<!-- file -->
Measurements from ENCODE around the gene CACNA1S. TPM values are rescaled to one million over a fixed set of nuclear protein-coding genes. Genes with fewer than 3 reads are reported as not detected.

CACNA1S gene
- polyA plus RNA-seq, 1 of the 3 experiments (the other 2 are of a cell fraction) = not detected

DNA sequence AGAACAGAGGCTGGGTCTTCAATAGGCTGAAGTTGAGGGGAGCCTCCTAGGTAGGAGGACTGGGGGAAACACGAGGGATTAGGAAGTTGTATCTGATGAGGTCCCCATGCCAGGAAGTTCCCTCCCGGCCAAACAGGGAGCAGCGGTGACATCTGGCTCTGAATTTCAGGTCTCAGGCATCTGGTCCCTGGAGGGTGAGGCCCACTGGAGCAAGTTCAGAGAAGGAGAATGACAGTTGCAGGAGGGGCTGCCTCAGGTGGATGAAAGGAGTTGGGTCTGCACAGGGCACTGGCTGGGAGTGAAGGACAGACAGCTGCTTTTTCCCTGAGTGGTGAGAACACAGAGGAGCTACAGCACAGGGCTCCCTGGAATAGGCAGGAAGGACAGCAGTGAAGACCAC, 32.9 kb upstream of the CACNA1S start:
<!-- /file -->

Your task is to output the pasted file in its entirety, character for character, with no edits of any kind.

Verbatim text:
Measurements from ENCODE around the gene CACNA1S. TPM values are rescaled to one million over a fixed set of nuclear protein-coding genes. Genes with fewer than 3 reads are reported as not detected.

CACNA1S gene
- polyA plus RNA-seq, 1 of the 3 experiments (the other 2 are of a cell fraction) = not detected

DNA sequence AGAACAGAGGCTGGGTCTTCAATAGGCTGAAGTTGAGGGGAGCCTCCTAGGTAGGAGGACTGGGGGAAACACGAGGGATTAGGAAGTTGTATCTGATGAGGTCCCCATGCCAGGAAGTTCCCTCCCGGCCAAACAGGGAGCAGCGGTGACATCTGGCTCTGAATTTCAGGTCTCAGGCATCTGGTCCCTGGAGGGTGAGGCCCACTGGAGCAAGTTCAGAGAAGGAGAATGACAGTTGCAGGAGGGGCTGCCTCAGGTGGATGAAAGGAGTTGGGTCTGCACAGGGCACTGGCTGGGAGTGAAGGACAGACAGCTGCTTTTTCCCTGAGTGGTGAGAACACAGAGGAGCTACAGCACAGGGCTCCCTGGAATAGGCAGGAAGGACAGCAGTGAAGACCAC, 32.9 kb upstream of the CACNA1S start: